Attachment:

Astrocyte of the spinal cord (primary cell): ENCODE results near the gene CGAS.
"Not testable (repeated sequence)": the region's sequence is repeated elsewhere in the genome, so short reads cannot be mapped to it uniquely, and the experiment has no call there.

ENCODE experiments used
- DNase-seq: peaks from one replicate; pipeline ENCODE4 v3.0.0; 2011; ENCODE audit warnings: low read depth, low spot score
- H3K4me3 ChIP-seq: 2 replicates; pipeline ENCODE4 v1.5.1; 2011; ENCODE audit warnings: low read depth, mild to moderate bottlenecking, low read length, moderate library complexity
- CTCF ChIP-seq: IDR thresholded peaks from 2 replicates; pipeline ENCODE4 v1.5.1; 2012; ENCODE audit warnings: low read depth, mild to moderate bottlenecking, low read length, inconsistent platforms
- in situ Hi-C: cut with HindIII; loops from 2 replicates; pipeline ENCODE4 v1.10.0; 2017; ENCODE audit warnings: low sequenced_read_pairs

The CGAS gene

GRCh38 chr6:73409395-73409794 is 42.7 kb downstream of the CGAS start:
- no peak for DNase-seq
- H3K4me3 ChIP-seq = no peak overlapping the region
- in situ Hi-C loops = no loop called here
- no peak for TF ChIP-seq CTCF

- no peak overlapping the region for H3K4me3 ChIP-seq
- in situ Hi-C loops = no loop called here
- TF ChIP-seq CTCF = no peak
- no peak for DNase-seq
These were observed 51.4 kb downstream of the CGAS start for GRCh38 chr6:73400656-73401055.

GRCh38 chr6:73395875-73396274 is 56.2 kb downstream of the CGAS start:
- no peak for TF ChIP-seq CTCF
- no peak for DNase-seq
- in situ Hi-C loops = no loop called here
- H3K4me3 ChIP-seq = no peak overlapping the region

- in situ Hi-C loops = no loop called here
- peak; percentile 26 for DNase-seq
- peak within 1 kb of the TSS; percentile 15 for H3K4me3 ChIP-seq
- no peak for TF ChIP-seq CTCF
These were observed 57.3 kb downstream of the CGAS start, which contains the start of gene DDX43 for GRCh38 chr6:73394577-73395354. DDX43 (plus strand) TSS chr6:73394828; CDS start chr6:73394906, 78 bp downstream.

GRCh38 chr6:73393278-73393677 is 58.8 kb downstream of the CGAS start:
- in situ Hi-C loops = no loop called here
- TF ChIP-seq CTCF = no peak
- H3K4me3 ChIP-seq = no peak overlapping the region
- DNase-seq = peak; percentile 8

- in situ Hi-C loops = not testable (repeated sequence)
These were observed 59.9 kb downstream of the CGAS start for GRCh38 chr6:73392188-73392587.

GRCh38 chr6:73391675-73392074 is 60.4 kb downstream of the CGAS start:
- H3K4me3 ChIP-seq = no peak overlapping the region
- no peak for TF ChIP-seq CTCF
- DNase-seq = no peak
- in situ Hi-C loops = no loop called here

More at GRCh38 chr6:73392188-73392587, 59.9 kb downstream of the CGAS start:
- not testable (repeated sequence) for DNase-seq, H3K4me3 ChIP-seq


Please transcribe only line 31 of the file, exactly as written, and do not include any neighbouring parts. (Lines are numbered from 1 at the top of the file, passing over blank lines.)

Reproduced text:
- TF ChIP-seq CTCF = no peak